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I have a Jamo D7 Sub that includes a closed loop motion compensation circuit. This consists of a sensor glued to the 15" subwoofer driver and a circuit introducing compensation back into the signal path. This circuit has failed. I don't know if it is the sensor or something in the amplifier. At first, I thought the voice coil on the driver was going bad, because at very low volume, the sub appeared to work, but then I could observe large excursions and associated sound when turned up slightly. I almost ordered a replacement driver when I decided to disconnect the sensor and the problem went away. Sub working again. Yay! ….except now an awful boomy, muddy low end has replaced the once tight and well controlled sound.

Does anyone have experience with this issue? Recommendations for repair? or with advancements in subwoofer technology and competitively priced options am I better of just buying a replacement subwoofer?

I don't want to spend too much money and was looking at SVS and monoprice subs in the $400-$600 range, but want want something tight and fast. Open to suggestions.

Thanks.
 

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There is no such thing as a "fast" subwoofer. That's a bunch of ** repeated so many times since the 1970s, people think is is something real when it is just something dreamt-up by a non-technical reviewer to "explain" something else entirely. If a subwoofer sounds "slow" there is just 1 cause... poor integration with the other speakers it is being used with. The crossover slope or crossover frequency could be "off" of the ideal settings. There could be a phase error that can only be fixed by physically moving the subwoofer in 2-inch increments until the integration through the crossover range is more suitable. If the subwoofer is not the same distance from each of the main speakers, you can end up with integration issues also.

Getting a subwoofer properly setup is MUCH HARDER than various instruction sheets would lead you to believe. In fact, it is so hard, I can't recall ever seeing the entire process ever written up comprehensively. Somebody might have written that, but I've never seen it. Some fine points you RARELY see mentioned: If the sub is 4 feet from one main speaker, it should also be 4 feet from the other main speaker. Setting the sub precisely in the center of the width of a room is never the correct location--the subwoofer (and other speakers in the system) should be off-center by around 6 inches in order to minimize reinforcement of room modes. You can NEVER correct a "suckout" in bass response because those come from cancellation of a specific narrow band of frequencies. If you try to increase output in the suckout range by making that frequency range louder, the cancellation just gets stronger and you STILL have the suckout. Your only chance is moving the subwoofer 2 inches at a time until you find a spot without a suckout. That's nearly impossible to do without an SPL meter as a guide--and a fairly extensive collection of test tones in the bass region.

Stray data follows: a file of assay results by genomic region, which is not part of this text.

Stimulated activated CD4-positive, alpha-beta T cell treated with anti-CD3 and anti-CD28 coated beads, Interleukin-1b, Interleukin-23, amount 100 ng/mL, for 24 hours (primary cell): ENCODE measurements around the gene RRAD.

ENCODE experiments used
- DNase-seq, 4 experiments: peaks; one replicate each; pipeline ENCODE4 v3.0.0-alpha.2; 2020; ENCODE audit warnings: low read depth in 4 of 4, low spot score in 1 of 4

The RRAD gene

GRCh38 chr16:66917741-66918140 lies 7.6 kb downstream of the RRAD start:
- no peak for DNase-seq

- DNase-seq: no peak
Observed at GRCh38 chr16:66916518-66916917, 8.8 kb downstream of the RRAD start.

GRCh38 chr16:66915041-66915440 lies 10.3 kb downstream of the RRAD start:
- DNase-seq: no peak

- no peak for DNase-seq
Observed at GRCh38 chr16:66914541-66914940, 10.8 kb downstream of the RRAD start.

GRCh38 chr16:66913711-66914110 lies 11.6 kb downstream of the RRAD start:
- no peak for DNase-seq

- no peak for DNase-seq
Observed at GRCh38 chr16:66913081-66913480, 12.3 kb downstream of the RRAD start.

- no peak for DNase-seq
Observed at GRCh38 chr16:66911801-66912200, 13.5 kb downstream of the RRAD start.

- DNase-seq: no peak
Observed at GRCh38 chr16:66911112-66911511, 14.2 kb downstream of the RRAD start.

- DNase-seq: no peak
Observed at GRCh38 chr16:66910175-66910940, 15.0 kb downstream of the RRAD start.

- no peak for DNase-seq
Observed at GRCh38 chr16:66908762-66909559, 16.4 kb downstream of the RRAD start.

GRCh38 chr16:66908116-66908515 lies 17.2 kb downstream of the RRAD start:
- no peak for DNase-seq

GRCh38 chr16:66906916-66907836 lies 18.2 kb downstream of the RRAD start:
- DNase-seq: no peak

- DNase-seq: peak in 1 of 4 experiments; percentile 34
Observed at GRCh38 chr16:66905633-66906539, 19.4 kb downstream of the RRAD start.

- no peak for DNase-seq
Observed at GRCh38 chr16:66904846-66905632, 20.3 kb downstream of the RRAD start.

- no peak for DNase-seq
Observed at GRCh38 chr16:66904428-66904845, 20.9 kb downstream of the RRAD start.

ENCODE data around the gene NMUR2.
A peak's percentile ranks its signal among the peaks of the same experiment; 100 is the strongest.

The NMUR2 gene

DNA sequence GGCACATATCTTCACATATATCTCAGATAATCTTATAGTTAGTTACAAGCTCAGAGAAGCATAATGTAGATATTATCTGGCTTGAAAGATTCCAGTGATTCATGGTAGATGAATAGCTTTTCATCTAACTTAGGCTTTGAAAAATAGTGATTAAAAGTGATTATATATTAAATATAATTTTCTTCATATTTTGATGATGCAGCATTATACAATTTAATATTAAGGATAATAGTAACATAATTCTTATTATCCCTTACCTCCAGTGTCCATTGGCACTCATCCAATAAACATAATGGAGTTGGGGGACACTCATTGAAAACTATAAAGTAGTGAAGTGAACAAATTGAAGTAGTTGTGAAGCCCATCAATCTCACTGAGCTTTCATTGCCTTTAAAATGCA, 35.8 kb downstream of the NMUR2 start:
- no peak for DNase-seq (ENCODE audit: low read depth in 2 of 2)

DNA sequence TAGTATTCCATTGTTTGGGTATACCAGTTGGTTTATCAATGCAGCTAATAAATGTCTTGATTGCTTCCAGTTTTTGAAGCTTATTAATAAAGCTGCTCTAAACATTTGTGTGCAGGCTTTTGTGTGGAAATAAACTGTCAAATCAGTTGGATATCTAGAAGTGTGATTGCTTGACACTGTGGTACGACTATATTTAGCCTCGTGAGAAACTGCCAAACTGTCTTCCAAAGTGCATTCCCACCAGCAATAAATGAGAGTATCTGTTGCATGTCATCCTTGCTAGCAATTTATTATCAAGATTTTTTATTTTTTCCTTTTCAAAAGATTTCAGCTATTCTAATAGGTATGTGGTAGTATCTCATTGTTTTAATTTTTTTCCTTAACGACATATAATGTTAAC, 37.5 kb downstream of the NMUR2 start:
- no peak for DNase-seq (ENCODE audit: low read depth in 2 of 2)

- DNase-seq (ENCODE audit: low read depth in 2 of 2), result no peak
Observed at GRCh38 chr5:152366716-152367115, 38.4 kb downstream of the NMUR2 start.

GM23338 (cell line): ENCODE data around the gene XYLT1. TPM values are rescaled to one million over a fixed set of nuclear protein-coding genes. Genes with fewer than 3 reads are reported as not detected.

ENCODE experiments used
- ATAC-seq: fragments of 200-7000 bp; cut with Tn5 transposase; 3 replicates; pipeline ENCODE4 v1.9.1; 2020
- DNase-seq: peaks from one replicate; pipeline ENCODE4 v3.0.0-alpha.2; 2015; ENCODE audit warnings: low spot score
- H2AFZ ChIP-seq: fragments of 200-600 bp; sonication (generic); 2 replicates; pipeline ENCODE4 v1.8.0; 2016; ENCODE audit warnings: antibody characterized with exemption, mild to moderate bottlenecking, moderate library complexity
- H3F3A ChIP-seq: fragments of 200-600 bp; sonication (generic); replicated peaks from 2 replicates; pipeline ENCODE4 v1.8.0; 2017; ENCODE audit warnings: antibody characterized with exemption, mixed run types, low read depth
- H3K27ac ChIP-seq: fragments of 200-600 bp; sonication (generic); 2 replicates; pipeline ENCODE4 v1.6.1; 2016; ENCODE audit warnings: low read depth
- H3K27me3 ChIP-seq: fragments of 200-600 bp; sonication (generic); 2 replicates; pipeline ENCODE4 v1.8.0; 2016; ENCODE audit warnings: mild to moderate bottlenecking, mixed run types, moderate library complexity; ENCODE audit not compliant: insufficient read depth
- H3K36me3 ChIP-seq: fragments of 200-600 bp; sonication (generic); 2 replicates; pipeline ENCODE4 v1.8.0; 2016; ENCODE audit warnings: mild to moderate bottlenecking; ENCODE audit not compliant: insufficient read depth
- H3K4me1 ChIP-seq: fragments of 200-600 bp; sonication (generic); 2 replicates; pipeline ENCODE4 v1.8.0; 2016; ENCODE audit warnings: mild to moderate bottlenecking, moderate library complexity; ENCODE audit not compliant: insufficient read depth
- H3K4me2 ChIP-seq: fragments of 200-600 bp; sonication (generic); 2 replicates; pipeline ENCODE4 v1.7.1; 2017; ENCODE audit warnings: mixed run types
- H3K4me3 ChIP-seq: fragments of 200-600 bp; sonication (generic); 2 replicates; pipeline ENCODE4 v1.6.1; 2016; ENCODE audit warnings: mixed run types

Most discs with test tones will have no more than 10 frequencies between 20 Hz and 100 Hz. What you really need are 20 to 40 test tones from 16 Hz to 100 Hz and a means of viewing the results without having to manually create graphs... free software, like REW (RoomEQWizard) used with a suitable compatible USB microphone helps tremendously with the data gathering/visualization process. The more time you spend on setup, the better the end results will be in every way. If you think you found just the right combination of position and settings after 2 weeks, you are fooling yourself. 2 months is probably not enough time for an average enthusiast to get subwoofer setup optimized. I've been setting up subwoofers since the 1970s and it STILL takes 3 months or so to "learn" a new room I haven't used before.

You should consider Hsu Research subwoofers also. I find they perform a bit better than the others you mentioned in the $500-$600 price range (deeper bass, below 20 Hz). The other thing about Hsu subs is that most of them have 2 ports and come with 2 plugs for the ports. You can run them with 2 open ports for maximum low bass extension, with 1 port open and 1 port plugged for "tighter" sounding bass, but still fairly deep bass, below 20 Hz. Or you can run them with both ports closed to simulate a sealed-box. That configuration typically sounds best when you are listening to music.

One subwoofer location overlooked by a lot of people is placing the subwoofer beside or behind your main seat so it is literally just a foot or two away from you. This location is likely to produce the most linear bass response of any location in your room because you will hear the bass from the subwoofer, before it has a chance to interact with the room dimensions to produce response peaks and suckouts.

You should contact Jamo about the cost of repairing the existing subwoofer... assuming they are still in business, of course. It's possible they have a swap program where you send in the old driver and electronics module with some cash and they ship you a replacement driver and electronics to install in your existing cabinet.

This info just scratches the surface of WORTHWHILE details involved in finding the best location for a subwoofer.
 
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